In transcribing the following paragraphs from the Internet Archive online version of The Imperial Gazetteer’s entry on Egypt I have divided the long entry into separate documents, expanded abbreviations for easier reading, and added paragraphing and links to material in the Victorian Web. Unless otherwise noted, charts and illustrations come from the original Gazetteer. — George P. Landow

Decorated initial O

ld Cairo[Musr-el-Ateekeh], called Fostat by the Arabs, is the S. or upper port of Cairo, where all duties on goods destined for the latter are levied and paid. It presents some objects of interest, including an old Roman fortress, and the splendid mosque of Amer. The inhabitants are mostly Copts, and here are several convents of that sect of Oriental Christians. Seven antique corn stores, popularly called the granaries of Joseph, have lately been demolished. The aqueduct which conducts the waters of the Nile to the citadel of Cairo, by a winding course of 2 miles, here commences. In the Isle of Roda, opposite Old Cairo, is the famed Mckkeeás or ancient Nilometer, for measuring the rise of the Nile, upon which the fertility of Egypt depends. Uoulac, already referred to, is the lower port of Cairo.

The site of the city of Cairo is said to be that of the Babylon of Cambyses, built on the ruined site of the pre-existing Lntopolis of the Egyptians. The present city was founded by the Arabs, about A.D. 970; and its citadel, as we have seen, was raised by Sultan Saladin, in 1176. From that period till the year 1517, when it was taken by the Turks, it was the capital of the Saracenic Sultans of Egypt. The former governed it by Pashas, these being latterly controlled by the Mamalukes, to whose massacre, followed by the resumption of rule by the Pasha, we have already adverted. Pop. of Cairo and its suburbs, about 300,000; of which 190,000 are Egyptians, 10,000 Copts, 4000 Jews, 5000 Syrians, 5000 Greeks, 2000 Armenians, and a varying number of Franks or Europeans.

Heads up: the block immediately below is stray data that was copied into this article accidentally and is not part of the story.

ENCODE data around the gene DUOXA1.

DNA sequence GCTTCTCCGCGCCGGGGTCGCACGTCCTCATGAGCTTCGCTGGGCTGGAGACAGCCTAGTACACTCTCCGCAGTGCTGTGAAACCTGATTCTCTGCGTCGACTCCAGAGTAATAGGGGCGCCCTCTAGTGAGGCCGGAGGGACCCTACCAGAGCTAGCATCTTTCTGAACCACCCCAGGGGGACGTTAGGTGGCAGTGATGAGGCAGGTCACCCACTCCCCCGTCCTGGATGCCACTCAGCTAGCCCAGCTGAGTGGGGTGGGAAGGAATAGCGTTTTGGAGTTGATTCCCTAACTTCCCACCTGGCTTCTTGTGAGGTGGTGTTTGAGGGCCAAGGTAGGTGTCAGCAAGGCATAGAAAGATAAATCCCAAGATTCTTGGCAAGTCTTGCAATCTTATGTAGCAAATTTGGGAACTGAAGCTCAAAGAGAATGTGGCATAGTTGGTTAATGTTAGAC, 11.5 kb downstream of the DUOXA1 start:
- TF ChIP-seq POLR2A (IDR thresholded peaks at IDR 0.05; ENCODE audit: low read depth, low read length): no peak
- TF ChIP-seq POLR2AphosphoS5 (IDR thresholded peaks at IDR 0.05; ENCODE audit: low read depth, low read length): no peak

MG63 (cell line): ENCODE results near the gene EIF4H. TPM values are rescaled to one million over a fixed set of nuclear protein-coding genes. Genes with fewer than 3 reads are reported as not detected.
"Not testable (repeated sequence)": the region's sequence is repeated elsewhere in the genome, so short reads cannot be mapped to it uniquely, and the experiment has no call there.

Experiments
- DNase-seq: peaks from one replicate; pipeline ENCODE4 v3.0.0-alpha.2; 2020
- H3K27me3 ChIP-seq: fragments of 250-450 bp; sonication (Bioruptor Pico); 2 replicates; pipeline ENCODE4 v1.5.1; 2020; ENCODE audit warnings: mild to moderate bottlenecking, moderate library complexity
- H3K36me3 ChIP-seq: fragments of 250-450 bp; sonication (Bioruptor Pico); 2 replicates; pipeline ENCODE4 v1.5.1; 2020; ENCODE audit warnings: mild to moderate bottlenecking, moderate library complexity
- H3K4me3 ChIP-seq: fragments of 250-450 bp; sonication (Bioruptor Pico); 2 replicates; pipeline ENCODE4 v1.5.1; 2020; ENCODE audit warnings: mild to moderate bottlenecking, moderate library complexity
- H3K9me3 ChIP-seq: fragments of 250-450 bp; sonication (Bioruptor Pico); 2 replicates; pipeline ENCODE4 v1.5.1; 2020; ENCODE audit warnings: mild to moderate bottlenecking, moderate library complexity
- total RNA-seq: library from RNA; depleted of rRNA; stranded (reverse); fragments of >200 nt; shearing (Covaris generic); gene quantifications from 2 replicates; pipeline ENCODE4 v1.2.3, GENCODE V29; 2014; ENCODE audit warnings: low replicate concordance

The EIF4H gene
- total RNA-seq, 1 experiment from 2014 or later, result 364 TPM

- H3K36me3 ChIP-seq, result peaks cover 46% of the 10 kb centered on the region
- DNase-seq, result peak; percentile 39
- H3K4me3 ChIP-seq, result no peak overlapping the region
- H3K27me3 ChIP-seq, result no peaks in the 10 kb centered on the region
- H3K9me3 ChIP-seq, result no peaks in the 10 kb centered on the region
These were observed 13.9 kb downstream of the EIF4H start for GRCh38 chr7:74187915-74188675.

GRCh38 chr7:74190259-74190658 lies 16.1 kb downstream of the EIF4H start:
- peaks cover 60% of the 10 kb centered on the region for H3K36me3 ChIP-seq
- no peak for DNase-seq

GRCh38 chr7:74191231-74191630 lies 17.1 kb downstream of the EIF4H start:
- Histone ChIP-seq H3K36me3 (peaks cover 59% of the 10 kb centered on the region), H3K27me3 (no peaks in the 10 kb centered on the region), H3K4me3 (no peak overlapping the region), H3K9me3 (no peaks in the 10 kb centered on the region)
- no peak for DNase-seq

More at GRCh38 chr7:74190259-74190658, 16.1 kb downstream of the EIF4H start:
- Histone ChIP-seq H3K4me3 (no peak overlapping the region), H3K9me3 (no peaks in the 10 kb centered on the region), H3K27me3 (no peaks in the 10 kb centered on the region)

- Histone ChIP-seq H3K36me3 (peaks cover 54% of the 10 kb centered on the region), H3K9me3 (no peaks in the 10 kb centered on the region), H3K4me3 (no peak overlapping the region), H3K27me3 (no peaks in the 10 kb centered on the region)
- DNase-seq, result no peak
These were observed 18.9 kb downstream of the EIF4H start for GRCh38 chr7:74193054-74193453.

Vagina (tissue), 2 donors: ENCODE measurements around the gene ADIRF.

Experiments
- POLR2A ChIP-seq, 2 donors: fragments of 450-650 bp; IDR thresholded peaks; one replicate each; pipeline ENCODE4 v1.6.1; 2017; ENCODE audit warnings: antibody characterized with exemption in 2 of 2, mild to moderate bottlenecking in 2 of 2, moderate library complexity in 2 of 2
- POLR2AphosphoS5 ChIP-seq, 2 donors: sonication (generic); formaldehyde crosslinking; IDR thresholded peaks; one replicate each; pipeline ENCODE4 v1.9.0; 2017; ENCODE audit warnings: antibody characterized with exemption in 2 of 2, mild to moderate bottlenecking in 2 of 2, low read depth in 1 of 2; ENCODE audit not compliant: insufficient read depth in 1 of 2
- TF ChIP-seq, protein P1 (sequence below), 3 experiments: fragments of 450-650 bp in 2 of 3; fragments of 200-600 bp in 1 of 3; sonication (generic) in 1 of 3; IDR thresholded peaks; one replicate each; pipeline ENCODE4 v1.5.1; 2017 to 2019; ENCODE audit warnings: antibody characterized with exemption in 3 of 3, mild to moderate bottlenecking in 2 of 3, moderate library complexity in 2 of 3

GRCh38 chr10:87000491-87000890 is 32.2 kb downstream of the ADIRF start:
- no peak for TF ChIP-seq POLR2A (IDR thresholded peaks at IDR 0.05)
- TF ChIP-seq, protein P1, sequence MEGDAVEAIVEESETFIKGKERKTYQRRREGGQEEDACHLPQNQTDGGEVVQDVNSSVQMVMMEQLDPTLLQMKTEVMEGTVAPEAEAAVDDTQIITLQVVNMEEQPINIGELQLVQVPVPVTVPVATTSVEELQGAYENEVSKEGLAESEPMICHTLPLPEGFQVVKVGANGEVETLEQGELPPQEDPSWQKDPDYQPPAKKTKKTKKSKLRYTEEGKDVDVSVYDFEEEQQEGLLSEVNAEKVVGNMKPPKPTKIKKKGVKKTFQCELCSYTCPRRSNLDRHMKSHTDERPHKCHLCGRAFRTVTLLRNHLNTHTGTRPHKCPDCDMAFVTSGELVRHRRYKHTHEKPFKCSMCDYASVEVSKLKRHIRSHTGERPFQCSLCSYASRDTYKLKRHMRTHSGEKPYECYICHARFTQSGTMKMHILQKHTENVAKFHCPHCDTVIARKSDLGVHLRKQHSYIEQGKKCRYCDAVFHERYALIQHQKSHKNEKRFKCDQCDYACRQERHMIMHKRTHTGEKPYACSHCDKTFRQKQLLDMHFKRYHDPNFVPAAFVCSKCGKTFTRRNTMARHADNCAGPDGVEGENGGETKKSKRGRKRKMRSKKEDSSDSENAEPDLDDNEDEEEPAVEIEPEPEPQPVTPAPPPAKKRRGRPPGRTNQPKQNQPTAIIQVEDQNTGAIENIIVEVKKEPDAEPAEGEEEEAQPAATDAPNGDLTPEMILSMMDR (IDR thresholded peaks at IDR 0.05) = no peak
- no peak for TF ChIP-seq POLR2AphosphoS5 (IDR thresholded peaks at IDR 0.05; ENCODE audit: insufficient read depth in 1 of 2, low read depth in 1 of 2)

(Quetin, Guide en Orient; Russegger, Reise in Egypten; Wilkinson’s Modern Egypt; &c.)


Blackie, Walker Grahamiles The Imperial Gazetteer: A General Dictionary of Geography, Physical, Political, Statistical and Descriptive. 4 vols. London: Blackie & Son, 1856. Internet Archive. Inline version of a copy in the University of California Library. Web. 31 July 2020.

Last modified 1 August 2020